Baltimore Traffic Net (BTN) – How to Participate
Like most traffic and public service nets, the BTN is a directed net. That means that all net activity is done following the directions given by the Net Control Station (NCS). The NCS will indicate when it is appropriate for you to check into the net, communicate with other net stations, and be excused from the net.
Select one of the following for more information:
The net begins when the NCS calls the net– “Calling the Baltimore Traffic Net, calling the BTN”. Then the NCS
will direct the flow of the net, which includes the following:
- Handle any emergency or priority traffic
- Check in alternate NCS
- Check in liaisons (MEPN, WL2K, MDD)
- Check in stations with formal traffic
- Check in stations with informal traffic or announcements
- Check in all other stations wishing to participate
- Handle any announcements
- Excuse stations no longer needed
- Handle listed traffic (formal or informal)
- Excuse remaining stations after their traffic is handled
- Close the net
Once you check into the net, you should remain attentive and on the net frequency until directed by the NCS to change to another frequency (may occur to pass traffic) or until excused by the NCS (or the net is closed). If you must leave the net early, please ask the NCS for permission to be excused.
Before you check into the net for the first time, listen to the BTN to get a feel for the format of the net and how
the NCS invites certain categories of stations to check in. Wait until the NCS calls the category to which you belong (e.g., liaison with another net, stations with formal traffic, stations with informal traffic or announcements). Formal traffic is a radiogram in standard ARRL NTS message format. Informal traffic includes a request to speak with another station (“words AA3SB”), or to announce something to all the stations on the net (“words for the net”). If you could fit into more than one category, check in when the first category for which you qualify is called. For example, if you have both formal and informal traffic, check in when the NCS calls for stations with formal traffic.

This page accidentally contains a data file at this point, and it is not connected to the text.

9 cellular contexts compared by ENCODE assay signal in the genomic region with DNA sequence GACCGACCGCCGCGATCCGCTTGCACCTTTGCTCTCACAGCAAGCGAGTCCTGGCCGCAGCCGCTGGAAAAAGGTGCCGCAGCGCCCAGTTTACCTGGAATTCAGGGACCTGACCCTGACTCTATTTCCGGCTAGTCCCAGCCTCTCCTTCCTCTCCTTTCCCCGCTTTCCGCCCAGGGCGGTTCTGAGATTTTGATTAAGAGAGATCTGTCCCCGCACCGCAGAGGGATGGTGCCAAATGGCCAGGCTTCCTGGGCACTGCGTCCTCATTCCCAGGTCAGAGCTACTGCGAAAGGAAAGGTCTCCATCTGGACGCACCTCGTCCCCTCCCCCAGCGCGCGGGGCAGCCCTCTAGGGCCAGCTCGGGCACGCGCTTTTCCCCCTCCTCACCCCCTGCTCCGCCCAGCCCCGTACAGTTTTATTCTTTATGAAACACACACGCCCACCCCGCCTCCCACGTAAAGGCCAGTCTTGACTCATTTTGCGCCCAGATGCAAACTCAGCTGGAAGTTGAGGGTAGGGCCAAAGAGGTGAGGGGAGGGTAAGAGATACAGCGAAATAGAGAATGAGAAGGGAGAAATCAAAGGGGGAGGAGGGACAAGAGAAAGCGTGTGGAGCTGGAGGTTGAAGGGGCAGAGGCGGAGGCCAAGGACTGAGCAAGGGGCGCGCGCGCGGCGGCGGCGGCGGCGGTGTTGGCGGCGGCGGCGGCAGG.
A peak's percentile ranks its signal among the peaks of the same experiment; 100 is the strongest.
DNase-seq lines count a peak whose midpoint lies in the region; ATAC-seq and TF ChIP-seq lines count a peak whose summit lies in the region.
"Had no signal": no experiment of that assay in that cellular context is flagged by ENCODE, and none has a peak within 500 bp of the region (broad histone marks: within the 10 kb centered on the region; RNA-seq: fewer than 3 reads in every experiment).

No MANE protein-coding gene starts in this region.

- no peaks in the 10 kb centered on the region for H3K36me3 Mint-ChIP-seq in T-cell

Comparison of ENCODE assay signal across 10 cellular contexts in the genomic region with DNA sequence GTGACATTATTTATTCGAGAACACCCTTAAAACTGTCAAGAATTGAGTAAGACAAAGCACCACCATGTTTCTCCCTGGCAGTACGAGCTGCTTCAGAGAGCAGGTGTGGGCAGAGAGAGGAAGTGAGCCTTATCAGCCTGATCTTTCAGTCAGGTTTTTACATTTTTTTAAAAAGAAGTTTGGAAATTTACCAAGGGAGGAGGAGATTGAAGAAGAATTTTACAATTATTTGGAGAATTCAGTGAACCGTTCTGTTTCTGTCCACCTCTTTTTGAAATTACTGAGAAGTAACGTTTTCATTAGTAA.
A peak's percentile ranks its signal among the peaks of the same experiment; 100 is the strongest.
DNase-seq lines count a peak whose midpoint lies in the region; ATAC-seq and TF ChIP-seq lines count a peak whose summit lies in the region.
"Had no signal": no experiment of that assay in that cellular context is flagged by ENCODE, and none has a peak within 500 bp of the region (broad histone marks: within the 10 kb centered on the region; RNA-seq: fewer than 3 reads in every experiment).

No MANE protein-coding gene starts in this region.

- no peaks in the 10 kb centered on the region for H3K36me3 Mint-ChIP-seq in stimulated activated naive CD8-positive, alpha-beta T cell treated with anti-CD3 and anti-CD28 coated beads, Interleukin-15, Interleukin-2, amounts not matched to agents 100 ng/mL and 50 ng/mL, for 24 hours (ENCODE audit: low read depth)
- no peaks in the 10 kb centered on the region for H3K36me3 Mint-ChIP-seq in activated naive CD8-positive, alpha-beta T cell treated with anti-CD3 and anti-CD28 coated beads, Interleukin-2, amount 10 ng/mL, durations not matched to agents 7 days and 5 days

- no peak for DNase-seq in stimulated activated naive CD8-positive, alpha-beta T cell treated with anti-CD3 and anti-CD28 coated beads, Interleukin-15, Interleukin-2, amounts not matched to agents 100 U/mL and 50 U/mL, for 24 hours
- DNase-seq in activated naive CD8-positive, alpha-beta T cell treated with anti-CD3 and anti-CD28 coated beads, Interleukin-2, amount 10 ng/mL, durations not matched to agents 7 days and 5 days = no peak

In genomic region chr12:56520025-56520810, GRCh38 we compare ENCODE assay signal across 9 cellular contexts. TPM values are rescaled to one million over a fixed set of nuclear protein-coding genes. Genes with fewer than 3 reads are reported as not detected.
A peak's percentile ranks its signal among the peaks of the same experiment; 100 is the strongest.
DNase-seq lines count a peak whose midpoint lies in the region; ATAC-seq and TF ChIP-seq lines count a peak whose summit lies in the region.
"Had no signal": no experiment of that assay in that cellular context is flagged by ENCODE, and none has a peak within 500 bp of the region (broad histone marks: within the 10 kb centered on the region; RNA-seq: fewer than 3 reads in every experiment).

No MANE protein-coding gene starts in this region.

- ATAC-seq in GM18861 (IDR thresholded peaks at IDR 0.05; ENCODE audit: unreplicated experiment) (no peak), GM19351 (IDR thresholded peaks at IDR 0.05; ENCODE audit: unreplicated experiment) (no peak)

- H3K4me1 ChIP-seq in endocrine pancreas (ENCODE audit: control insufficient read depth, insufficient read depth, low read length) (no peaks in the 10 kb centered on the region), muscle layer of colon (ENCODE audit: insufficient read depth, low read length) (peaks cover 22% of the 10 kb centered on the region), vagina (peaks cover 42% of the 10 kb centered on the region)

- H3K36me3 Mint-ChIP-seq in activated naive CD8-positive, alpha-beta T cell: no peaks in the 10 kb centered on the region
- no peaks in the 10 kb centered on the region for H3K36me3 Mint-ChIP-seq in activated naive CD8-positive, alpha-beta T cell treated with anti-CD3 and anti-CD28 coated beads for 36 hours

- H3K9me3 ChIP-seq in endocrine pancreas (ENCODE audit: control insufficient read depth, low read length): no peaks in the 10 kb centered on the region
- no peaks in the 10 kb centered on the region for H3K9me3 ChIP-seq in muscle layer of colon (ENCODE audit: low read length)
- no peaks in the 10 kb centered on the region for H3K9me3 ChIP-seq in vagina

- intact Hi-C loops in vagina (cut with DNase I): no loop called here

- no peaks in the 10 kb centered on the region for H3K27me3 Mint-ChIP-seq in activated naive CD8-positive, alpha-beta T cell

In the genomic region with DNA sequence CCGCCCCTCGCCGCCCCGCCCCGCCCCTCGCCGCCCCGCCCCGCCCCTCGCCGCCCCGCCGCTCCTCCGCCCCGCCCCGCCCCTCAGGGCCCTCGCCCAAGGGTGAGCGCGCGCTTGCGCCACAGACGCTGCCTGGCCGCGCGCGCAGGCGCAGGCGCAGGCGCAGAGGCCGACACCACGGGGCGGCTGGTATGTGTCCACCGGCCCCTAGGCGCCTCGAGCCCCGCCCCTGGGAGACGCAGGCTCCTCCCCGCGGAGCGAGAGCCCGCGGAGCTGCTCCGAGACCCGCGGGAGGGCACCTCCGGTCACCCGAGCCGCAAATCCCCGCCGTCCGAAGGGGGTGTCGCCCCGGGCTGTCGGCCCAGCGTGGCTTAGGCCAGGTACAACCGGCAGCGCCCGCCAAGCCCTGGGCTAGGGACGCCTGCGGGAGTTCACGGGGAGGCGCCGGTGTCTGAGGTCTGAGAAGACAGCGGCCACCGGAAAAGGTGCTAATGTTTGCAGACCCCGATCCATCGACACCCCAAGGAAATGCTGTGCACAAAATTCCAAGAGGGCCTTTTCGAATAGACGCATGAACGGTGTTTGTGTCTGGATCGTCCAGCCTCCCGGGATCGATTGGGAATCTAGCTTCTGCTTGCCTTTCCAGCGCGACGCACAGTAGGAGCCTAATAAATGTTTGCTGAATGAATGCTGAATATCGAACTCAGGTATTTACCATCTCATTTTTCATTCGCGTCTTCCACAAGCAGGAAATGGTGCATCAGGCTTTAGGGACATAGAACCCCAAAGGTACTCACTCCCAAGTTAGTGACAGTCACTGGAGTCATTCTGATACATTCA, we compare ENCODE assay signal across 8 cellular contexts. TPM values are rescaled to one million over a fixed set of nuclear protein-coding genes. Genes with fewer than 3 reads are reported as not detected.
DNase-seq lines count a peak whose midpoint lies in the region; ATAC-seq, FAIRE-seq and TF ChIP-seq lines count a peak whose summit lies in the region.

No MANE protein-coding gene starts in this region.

Checking in as an assigned liaison
A liaison is a station that has been assigned as a representative to handle traffic between different nets.
When checking in as a liaison coming from or going to another net, identify your station and assignment and if you have traffic, list the traffic at the same that you check in. If you are the liaison from / to multiple nets, identify your station and all your assignments when you first check in. The following are some examples of liaison check ins:
WA1QAA from MEPN, no traffic.
W3YVQ from MEPN to MDD, traffic words WA1QAA, over.
AA3SB to MDD, traffic K3CSX 1, over.
N3OR from packet, traffic Baltimore 2, Rockville 1, K3CSX 2, over.
If you are listing traffic, end your transmission with “over” to let the NCS know that is the end of the list.
Checking in as a regular station
When checking in as a regulation station (i.e., without assignment as a liaison), identify your station and indicate “no traffic” if you don’t have any traffic, or “with traffic” if you do have any type of traffic. Wait for the NCS to request you to list your traffic by calling you and asking you to “please list”. Once you are asked to list the traffic, you should list all the traffic you have, both formal and informal (with formal traffic first). If you are mobile, it can be helpful to let the NCS know that when you check in by indicating “mobile” after your call sign. If you must leave the net early, please let the NCS know that when you check in by requesting “early out”. However, once you check in, you are expected to remain in the net until you are excused by the NCS (or the net is closed). The following are some examples of regular station check ins:
W3YRS, no traffic.
KB3GFC, with traffic.
KA3EPR mobile, no traffic.
K3FT, no traffic, early out please.
If you checked in as a liaison, you will list your traffic when you check in. If you are a regular station that checked in “with traffic”, wait until the NCS asks you to list your traffic. When you list your traffic, you are letting the NCS know the type of traffic you have, its destination and the quantity. The NCS needs this information to determine the best way to get your traffic passed. When you have traffic, you should include all the traffic you have (even if they are different types) at the first opportunity you are given. For example, if you checked in during the request for stations with “formal” traffic, after listing the formal traffic, you should also list any informal traffic or announcements you have. If the destination is outside the coverage area of the repeater, list “MDD” as the destination. The station assigned as liaison to MDD will take the traffic and relay it via the appropriate net. The following are some examples of listing traffic:
KB3GFB, traffic K3CSX 1, over.
W3YVQ, traffic N3WKE 1, words WA1QAA, over.
WA3GYW, traffic MDD 2, over.